Alright boys, I’m turning to you for advise. I’ve spent a lot of time on this and would be grateful for your time reading this and hopefully responding. I’m in the process of putting together a community fashion and art show for the Spring of ‘07. I’m giving myself just over a year so I can spend the next two months to finish writing the proposal, finding resources and materials, locating potential venues, talking with interested artist, crafters, and models, and taking classes. And a year to create outfits and art. I’m an advanced knitter, novice seamster and needle worker, and just learning crocheting. I also make buttons, beads, jewelry, and other accessories. So, I have thousands of questions ranging from fashion show management and development to helpful books or web sites on clothing construction to opinion about materials and patterns, and any comments or tips are greatly appreciated.
What is your favourite Yarn Store & why?
bricks & morter or on line either is fine
I make wooden and bamboo knitting needles as a hobby, not as a business. I am willing to trade for; yarn to build my stash, knitting notions and gadgets, knitting books, make me an offer. If you request a specific size, I will need to know if it is US or metric. If you have a design in mind, let me know... pix and/or drawings help. I use my own hand-made Straight and Double-Point needles to knit with, and I know what is required by a knitter to make them pleasing to work with the very first time they are used. If you are not happy with my creations, I will gladly return whatever it was you traded me for them.
Has anybody experimented with knitting backwards? Apparantly it's a technique that eliminates having to purl by keeping the right (knit ) side facing throughout and working backwards when at the end of the row by working off the right-hand needle onto the left.
Apparently it's great when working patterns as the right side is always facing you. I tried it once but it seemed very cumbersome and I've now forgotten how to do it.
I'd value any advice or instruction.
Since joining this site a few months ago I have been in contact with an amazing range of guys. Kind, helpful, resourseful & compassionate about our common craft-knitting.
Darrel without you, none of this would have been possible.
Thank you so much.
Looking forward to a great knitting year, 2006.
best to all,
For the benefit of new knitters, I thought it would be useful to have a place here which lists those knitting books which we have found to be the most helpful to us. I am confident this information would be very beneficial to those guys who visit our site and who are just learning, thinking about learning or returning to knitting. There is an overwhelming number of knitting books available on today's market and a person could get lost in all of them. I'd like to list under two catagories: The best instruction book and the best knitting reference book.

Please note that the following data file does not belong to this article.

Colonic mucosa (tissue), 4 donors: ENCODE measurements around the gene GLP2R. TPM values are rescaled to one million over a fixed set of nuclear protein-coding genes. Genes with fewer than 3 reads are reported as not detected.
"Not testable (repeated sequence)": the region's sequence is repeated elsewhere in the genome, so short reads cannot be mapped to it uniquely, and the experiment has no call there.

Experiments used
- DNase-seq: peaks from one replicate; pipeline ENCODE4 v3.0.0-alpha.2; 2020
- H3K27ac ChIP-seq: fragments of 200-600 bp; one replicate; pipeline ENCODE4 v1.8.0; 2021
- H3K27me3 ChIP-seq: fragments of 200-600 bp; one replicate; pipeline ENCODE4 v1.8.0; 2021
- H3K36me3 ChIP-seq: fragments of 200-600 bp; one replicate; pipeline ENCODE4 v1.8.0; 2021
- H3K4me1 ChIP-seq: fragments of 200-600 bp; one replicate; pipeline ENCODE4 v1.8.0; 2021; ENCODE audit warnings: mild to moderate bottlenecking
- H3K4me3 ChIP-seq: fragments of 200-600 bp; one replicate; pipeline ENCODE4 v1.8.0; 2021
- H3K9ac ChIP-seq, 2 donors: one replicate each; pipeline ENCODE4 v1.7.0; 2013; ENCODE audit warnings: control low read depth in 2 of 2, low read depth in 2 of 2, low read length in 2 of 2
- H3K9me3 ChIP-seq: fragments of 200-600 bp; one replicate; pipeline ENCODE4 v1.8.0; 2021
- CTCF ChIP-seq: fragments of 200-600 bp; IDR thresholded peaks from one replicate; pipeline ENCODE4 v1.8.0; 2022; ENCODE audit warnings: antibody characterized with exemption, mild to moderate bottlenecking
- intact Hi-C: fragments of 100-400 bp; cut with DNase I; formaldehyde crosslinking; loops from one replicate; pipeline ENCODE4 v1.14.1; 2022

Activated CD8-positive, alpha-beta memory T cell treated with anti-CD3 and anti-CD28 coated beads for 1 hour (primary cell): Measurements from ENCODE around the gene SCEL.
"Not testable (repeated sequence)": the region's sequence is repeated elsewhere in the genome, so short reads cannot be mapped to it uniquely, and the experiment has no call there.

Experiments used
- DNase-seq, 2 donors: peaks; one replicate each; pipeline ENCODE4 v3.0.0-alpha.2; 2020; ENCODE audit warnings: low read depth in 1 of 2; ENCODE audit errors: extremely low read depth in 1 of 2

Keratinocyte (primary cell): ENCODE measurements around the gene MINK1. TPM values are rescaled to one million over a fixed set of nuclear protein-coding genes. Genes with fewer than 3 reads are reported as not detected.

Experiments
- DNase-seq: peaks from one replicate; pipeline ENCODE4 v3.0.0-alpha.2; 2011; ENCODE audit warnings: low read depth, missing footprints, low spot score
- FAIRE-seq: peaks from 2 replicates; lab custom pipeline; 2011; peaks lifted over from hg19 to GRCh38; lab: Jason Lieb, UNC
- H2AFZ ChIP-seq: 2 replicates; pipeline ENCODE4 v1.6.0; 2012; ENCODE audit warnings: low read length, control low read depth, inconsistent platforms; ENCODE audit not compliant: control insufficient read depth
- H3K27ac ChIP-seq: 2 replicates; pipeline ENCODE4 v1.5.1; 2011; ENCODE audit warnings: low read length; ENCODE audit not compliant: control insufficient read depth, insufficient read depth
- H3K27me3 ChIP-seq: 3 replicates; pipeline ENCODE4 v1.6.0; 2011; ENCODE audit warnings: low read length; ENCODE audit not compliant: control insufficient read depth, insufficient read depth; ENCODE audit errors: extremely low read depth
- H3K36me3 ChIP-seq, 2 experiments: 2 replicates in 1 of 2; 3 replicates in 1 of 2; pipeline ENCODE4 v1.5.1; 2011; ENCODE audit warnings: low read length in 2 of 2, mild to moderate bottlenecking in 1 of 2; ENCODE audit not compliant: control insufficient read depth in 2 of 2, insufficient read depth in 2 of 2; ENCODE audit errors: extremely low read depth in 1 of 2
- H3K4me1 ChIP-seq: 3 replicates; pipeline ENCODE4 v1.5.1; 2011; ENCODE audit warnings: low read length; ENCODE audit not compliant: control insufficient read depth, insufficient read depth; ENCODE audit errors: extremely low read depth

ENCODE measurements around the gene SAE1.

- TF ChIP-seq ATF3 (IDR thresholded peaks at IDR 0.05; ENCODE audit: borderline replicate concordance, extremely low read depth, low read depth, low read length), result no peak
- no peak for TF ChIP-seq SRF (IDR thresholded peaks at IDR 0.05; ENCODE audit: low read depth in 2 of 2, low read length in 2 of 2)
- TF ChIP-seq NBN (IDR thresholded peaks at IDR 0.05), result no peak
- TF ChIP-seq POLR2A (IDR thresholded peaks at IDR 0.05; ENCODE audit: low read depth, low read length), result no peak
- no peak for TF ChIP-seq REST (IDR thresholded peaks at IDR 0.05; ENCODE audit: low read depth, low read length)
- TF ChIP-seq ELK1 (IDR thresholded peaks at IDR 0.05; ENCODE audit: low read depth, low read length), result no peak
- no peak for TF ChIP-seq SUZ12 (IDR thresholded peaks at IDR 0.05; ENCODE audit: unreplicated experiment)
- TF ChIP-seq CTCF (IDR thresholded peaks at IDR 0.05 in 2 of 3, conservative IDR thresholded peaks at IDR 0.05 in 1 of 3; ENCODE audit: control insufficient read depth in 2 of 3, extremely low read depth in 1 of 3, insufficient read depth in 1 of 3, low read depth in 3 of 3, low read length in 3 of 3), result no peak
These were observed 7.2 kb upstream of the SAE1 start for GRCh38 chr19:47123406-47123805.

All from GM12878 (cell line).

My favourite instruction book is "Knitting in Plain English" by Maggie Righetti. Until I found this book, I was unable to figure out how to knit. She is witty and explains things in an easy to comprehend fashion. And, once I had done the "Dumb Baby Sweater" I found I had the confidence to jump right into knitting an adult jersey.
If you break a needle, whether plastic, wood or bamboo... DON"T throw it away. Those short pieces, when sharpened at both ends, become great little double-points for knitting the fingers on gloves. Then you'll be wrestling with a hedge-hog instead of a porcupine. I have had my share of experience with snapping needles in half, or even just the first two inches off the tip.
Since I'm a cheap S.O.B. I also came up with a cheap way to store my Lilliputian DPN's. Plastic M&M candy containers keep my short DPN's corralled, as well as straight pins, sewing needles, safety pins, and who knows when I may need a snack while knitting (melts in your mouth, not in your hand) that won't make a mess. I'll put a pic in the gallery and you'll get to see what I mean.
Weekly Topic #4
Tell us about your stick(s)! What type of needles do you prefer and why? Metal, wood, bamboo, etc. Also, thoughts on how to keep them organized! My DPN's are everywhere!!!!
Happy New Year too all!
Out of necessity and lack of money, when I got interested in knitting back in 2001 I started making my own knitting equipment. Also because I'm a cheap bastard and don't believe in investing a lot into something I might not like. If I can do it, so can you.
First I started with coat hangers, the kind that always seems to collect at the bottom of the closet. Cut to length with pliers and the ends filed to shape, most turn out to be nice US#1 DPN's. The larger diameter plastic ones seem to have a lot of air bubbles inside, so they can be a little frustrating if you want the point exactly in the center like "store-bought" needles.